Teething and feeding can have an uncomfortable relationship. Kids need teeth to chew and digest their food properly, but for infants, teething can interrupt their feeding ability and make breastfeeding a new challenge for both mom and baby.
Teething can happen at different times. In rare cases, babies are born with some hint of teeth. More commonly, some teeth will start to erupt past the gums around six months old. This can lead to many symptoms, including:
- Redness or rash on the gums and cheeks
- Lots of biting activity from baby
- Difficulty latching onto the breast for feeding
- Fussing and difficulty sleeping because of the pain
- Loose stools
A trip to the doctor can help confirm the issue is teething and offer some advice.
Teething and Feeding
While teething is a natural part of development, it can also cause some unique challenges with feeding. For breastfeeding mothers, feeding may begin to feel uncomfortable. The baby may latch on differently or use a different head or mouth position.
Another challenge happens with biting. As the baby starts to bite, they may bite the nipple of bottles or pieces of food, which can cause a choking hazard.
What to Do
If you are breastfeeding, you may want to experiment with different feeding positions to find the one that’s right for both of you. Make sure the baby is latching correctly and use soothing, cool teething devices to assuage any pain.
Some babies will want to feed more often and for shorter periods while teething. You may need to get used to a new routine. In some situations, the baby may feel enough pain that they may not want to nurse. In these cases, you may wish to supplement with formula while you work on different positions and coaxing the baby back to feeding. You may also wish to visit the doctor if your baby’s feeding is being affected by teething.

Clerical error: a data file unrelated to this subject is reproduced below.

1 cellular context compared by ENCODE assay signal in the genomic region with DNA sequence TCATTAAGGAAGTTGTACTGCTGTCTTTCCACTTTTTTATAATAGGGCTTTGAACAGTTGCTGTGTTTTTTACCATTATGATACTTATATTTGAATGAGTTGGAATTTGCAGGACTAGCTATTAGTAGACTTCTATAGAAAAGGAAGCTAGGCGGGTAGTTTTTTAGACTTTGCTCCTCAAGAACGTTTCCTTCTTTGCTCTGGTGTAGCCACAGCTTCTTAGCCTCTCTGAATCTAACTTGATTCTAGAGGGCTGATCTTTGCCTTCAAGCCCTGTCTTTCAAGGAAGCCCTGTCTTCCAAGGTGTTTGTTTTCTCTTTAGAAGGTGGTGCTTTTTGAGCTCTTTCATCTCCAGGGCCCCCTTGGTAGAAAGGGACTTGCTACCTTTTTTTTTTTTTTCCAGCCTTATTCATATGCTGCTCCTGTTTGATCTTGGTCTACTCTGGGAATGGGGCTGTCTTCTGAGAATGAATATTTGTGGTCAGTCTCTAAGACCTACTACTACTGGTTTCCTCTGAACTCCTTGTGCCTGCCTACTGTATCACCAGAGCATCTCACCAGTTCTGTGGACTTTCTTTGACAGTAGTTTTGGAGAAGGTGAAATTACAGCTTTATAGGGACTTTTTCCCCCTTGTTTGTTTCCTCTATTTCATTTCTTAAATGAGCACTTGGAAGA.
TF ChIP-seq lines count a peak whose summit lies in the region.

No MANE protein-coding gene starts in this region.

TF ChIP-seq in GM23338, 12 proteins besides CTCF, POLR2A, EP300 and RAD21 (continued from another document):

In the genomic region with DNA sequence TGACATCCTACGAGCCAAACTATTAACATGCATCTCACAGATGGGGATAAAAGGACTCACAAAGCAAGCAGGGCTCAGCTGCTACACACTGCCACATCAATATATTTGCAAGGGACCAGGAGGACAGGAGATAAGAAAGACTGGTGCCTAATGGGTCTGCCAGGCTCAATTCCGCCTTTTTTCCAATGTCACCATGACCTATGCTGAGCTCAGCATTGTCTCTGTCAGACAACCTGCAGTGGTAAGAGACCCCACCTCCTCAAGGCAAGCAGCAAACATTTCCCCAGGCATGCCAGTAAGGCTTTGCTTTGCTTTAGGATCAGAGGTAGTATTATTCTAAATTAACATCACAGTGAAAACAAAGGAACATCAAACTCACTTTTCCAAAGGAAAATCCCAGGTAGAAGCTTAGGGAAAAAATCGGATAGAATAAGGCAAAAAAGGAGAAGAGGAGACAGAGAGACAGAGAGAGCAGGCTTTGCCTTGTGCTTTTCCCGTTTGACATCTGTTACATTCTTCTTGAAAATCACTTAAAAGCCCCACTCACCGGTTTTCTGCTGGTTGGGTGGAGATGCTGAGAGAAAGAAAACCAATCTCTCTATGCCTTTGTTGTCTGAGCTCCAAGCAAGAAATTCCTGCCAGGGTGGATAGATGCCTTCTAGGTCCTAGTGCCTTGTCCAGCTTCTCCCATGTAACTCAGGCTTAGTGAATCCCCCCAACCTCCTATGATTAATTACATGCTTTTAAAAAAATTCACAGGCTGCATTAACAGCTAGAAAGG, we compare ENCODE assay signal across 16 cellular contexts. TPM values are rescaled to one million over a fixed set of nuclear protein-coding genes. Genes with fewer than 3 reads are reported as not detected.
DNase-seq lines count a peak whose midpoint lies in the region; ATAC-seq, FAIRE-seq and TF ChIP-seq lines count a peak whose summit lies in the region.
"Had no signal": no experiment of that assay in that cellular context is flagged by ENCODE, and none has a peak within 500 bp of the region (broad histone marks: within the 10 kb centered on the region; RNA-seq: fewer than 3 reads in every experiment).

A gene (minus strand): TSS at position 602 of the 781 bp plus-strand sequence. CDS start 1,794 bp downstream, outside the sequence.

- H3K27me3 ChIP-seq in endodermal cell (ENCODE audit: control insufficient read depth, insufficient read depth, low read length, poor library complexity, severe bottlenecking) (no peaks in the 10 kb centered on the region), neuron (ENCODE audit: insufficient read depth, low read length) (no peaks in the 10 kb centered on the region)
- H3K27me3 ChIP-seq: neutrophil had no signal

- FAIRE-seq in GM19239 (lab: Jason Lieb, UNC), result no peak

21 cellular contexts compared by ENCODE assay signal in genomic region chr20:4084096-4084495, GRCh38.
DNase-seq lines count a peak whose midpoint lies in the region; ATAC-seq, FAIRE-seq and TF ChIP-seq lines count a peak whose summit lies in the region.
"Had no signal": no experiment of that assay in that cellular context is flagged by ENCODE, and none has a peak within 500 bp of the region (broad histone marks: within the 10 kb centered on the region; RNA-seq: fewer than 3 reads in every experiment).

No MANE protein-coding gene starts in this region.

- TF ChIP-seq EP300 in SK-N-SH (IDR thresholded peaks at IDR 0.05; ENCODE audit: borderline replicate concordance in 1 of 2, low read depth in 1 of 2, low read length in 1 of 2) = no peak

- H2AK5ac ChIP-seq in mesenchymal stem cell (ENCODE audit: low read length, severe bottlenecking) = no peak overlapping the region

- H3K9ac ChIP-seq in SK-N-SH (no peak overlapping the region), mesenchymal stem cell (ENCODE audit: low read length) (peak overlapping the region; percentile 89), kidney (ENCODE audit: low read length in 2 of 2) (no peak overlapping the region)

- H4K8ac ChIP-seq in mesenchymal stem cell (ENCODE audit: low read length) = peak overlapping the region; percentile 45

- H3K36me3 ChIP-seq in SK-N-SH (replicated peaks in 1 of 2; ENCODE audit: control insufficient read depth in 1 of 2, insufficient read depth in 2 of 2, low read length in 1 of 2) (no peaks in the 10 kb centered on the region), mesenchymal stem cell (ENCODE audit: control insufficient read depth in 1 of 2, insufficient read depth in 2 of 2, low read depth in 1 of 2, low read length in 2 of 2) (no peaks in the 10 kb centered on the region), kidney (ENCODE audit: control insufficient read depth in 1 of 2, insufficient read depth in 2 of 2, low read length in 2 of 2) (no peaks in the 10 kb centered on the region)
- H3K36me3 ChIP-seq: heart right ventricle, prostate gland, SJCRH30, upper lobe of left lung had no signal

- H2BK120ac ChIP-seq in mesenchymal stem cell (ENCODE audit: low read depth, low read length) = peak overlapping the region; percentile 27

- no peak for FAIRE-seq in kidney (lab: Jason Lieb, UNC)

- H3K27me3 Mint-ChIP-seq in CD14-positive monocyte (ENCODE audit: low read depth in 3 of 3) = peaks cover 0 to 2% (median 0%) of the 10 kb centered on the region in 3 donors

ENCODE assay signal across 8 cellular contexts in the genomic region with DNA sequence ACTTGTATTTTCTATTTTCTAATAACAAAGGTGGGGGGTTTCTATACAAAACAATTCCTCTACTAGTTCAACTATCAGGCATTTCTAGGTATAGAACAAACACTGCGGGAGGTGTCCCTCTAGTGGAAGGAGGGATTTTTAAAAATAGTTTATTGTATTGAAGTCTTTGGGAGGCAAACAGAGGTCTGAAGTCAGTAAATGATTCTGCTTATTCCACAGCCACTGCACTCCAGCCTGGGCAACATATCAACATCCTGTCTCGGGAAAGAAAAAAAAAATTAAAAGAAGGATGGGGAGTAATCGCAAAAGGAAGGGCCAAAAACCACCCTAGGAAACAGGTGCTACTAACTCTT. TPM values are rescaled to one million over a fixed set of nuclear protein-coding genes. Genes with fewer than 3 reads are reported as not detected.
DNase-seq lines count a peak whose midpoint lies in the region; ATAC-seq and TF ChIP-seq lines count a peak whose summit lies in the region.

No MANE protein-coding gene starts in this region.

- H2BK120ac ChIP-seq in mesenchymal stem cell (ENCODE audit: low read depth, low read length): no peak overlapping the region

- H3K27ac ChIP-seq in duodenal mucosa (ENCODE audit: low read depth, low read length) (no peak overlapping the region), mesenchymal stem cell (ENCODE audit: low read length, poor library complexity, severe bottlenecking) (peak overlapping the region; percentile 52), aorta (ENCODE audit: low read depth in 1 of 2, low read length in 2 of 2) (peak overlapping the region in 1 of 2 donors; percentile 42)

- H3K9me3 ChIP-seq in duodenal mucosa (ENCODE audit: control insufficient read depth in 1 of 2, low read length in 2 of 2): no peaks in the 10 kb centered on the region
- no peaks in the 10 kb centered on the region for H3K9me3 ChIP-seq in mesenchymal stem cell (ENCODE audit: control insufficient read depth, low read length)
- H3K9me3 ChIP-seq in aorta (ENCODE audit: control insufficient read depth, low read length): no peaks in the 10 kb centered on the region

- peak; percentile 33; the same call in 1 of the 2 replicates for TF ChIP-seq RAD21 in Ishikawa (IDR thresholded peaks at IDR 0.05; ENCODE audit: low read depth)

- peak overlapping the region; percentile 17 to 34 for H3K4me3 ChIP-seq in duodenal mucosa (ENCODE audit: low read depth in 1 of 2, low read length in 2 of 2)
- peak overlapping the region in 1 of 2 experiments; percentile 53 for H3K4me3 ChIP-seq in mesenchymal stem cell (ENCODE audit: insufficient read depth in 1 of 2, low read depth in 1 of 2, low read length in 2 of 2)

If baby bites, say “no” and pull the baby closer to you. In many cases, this will be enough to make the baby release from the bite. You may wish to set the baby down before trying again. In situations where the baby continues to bite, you may want to get some advice from a doctor.
Solid Foods and Formula
If your baby is getting a bottle or eating solid foods, consider switching to soft foods such as puree. You don’t want them to bite something solid and swallow it. Soft foods will not irritate the mouth, and warm or cool foods can actually soothe the area.
If the baby gets a bottle, check the nipples of the bottle carefully before every feeding and consider changing them more often. With small teeth, the material can get damaged sooner.
Nookums® Paci-Plushies Chillies™
Nookums® Paci-Plushies Chillies™ are another option to consider when teething. The Paci-Plushies Chillies are ridged devices designed for little hands. They can be chilled in the fridge, so the combination of cold and ridges soothes gums. Paci-Plushies Chillies attach to the Nookums plush toys, so they make a nice update from a pacifier. The plush toys keep baby’s hands warm and give them something to hold onto while they chew and play with the Chillies.
Safer than solid foods and more hygienic than flannel or the household items your baby may want to chew, Paci-Plushies Chillies help soothe the teeth and offer a safe chewing surface, which is easy to keep clean. These Chillies also help children explore texture.
Take a look at the full Nookums selection of products or contact us if you have any questions.